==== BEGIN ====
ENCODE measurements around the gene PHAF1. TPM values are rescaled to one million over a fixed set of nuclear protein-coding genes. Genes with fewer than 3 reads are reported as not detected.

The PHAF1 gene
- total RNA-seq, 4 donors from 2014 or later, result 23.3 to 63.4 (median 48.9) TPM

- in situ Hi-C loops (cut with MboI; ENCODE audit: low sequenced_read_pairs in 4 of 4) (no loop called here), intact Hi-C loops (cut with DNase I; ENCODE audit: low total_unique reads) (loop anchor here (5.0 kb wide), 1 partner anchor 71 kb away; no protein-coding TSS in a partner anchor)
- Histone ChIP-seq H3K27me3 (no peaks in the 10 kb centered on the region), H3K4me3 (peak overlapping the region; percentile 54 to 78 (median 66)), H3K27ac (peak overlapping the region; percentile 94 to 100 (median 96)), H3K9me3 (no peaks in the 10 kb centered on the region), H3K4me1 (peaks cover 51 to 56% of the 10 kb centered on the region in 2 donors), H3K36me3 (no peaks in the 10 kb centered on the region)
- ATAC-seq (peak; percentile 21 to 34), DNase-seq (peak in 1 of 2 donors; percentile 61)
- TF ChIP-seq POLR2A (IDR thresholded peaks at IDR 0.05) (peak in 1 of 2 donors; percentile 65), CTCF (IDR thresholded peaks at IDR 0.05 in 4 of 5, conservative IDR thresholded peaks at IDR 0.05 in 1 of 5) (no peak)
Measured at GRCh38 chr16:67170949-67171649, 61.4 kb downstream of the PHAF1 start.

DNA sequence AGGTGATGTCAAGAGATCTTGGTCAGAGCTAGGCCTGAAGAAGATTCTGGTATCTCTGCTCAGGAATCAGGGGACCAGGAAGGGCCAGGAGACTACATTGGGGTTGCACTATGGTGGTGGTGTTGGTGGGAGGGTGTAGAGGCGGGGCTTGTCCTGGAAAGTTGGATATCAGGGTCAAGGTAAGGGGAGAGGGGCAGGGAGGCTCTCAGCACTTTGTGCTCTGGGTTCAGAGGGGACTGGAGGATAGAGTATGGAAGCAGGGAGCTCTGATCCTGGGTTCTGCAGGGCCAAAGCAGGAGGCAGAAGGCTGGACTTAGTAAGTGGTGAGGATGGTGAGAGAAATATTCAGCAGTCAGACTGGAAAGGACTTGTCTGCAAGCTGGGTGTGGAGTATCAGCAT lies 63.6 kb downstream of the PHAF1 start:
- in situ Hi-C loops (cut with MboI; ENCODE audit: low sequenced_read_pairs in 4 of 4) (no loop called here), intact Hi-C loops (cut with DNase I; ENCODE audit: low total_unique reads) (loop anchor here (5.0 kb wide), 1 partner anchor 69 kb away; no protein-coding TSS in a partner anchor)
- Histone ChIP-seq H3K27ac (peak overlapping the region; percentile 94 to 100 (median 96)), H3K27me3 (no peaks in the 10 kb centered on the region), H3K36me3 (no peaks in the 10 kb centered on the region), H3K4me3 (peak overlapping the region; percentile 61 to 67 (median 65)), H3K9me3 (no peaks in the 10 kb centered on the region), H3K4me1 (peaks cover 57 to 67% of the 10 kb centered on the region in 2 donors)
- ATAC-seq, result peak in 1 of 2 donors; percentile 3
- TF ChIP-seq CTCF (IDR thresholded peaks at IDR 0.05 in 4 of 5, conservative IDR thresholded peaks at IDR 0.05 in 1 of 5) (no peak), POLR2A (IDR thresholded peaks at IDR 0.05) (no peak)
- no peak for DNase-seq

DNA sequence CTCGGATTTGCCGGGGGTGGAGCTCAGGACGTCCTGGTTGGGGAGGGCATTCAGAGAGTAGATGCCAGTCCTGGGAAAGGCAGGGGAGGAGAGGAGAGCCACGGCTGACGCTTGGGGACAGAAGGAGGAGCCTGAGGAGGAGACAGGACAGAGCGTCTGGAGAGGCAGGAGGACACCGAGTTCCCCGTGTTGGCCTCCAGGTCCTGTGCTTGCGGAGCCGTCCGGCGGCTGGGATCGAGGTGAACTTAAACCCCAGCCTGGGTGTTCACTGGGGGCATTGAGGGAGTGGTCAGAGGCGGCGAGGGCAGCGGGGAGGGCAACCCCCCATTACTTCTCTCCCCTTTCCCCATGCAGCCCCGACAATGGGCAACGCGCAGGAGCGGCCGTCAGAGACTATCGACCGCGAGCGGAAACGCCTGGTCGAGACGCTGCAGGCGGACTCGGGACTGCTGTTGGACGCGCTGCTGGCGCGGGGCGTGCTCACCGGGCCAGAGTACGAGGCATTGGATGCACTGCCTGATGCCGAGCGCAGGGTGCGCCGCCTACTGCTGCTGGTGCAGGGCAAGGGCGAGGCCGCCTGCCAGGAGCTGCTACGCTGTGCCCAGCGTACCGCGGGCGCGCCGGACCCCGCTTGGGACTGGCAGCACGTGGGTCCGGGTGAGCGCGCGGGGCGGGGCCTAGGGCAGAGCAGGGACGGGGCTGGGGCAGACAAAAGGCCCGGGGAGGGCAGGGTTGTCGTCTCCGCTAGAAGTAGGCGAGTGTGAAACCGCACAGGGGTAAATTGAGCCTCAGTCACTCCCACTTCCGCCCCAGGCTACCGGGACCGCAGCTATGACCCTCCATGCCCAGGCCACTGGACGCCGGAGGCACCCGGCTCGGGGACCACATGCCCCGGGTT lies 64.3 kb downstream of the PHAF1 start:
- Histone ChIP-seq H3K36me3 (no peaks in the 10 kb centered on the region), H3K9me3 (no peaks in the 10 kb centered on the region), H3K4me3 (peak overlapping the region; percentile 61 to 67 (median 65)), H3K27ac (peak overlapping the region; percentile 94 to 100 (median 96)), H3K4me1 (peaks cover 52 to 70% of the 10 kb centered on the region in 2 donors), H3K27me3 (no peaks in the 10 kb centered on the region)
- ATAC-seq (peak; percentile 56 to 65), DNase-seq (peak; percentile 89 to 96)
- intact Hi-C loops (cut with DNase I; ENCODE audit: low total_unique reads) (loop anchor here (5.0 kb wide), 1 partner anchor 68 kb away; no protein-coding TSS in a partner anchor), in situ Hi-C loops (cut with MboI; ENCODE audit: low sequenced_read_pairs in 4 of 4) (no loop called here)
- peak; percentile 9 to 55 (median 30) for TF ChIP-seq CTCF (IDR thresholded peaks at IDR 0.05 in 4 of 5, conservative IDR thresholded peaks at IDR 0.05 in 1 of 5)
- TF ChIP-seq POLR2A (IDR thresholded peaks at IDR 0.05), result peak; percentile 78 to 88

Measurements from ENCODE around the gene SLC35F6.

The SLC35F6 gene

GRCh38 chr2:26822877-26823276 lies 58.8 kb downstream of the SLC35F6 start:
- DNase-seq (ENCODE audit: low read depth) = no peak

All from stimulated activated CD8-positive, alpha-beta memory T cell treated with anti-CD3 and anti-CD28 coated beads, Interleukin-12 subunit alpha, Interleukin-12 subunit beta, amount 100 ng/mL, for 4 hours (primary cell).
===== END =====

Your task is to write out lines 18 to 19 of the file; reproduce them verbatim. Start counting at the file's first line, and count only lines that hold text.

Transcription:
- intact Hi-C loops (cut with DNase I; ENCODE audit: low total_unique reads) (loop anchor here (5.0 kb wide), 1 partner anchor 68 kb away; no protein-coding TSS in a partner anchor), in situ Hi-C loops (cut with MboI; ENCODE audit: low sequenced_read_pairs in 4 of 4) (no loop called here)
- peak; percentile 9 to 55 (median 30) for TF ChIP-seq CTCF (IDR thresholded peaks at IDR 0.05 in 4 of 5, conservative IDR thresholded peaks at IDR 0.05 in 1 of 5)